WASHINGTON -- This year got off to a sour start for U.S. workers: Their pay, already gasping to keep pace with inflation, was suddenly shrunk by a Social Security tax increase.
Which raised a worrisome question: Would consumers stop spending and further slow the economy? Nope.
On Friday, the government said consumers spent 3.2 percent more on an annual basis in the January-March quarter than in the previous quarter -- the biggest jump in two years. And in a report Monday, the government said consumers spent steadily more all quarter: They increased their spending 0.2 percent in March, after boosting it 0.7 percent in February and 0.3 percent in January.
Consumers have shed debt. Gasoline has gotten cheaper. Rising home values and record stock prices have restored household wealth to its pre-recession high. And employers are steadily adding jobs, which means more people have money to spend.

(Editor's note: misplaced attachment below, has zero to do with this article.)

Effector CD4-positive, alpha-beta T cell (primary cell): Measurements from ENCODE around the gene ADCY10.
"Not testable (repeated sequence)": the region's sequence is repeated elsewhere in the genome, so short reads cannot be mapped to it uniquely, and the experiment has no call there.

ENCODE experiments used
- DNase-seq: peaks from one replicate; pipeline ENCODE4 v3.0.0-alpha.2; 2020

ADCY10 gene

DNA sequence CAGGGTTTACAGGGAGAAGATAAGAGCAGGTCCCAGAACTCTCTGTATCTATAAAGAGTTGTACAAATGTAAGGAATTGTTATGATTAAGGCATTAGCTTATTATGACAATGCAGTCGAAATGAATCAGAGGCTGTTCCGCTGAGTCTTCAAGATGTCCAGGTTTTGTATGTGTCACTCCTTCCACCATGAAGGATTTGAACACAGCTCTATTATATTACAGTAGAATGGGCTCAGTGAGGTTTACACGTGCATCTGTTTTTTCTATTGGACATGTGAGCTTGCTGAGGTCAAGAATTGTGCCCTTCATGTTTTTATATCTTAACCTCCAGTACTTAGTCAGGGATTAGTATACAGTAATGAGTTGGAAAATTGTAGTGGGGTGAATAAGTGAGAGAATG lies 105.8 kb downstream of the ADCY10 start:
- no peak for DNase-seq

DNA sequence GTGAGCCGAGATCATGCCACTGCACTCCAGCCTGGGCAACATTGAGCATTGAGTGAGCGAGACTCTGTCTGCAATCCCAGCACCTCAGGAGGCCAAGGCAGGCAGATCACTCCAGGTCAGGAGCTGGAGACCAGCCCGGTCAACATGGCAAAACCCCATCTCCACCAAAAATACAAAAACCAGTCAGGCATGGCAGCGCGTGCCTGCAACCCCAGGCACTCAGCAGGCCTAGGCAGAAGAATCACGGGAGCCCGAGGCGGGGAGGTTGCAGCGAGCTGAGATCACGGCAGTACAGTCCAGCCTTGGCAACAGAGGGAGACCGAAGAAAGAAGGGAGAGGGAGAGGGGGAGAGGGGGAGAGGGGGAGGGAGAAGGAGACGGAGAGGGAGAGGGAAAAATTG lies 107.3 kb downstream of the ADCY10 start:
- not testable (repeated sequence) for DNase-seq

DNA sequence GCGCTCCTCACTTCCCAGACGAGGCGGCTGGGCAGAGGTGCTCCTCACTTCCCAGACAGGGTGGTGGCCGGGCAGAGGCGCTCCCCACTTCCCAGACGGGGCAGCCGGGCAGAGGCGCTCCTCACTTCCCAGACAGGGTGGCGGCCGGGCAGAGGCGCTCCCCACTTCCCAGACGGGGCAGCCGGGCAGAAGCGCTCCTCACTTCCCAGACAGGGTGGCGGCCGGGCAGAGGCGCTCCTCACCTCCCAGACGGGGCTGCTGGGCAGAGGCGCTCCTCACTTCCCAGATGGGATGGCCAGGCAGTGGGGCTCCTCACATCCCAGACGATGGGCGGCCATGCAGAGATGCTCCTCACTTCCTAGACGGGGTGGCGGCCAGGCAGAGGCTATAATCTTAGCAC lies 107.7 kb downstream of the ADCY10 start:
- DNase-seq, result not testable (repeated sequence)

Certainly, spending weakened toward the end of the January-March quarter. Spending at retailers fell in March by 0.4 percent, the worst showing in nine months.
Americans also saved less in the first quarter, lowering the savings rate to 2.6 percent from 3.9 percent in 2012. Economists say that was likely a temporary response to the higher Social Security tax, and most expect the savings rate to rise back to last year's level. That could limit spending.
But several longer-term trends are likely to push in the other direction, economists say, and help sustain consumer spending.
Most economists are relieved that consumers have proved so resilient so far.
"It's very encouraging that consumers and thus the broader economy have been able to weather that storm as well as they have," says Mark Zandi, an economist at Moody's Analytics.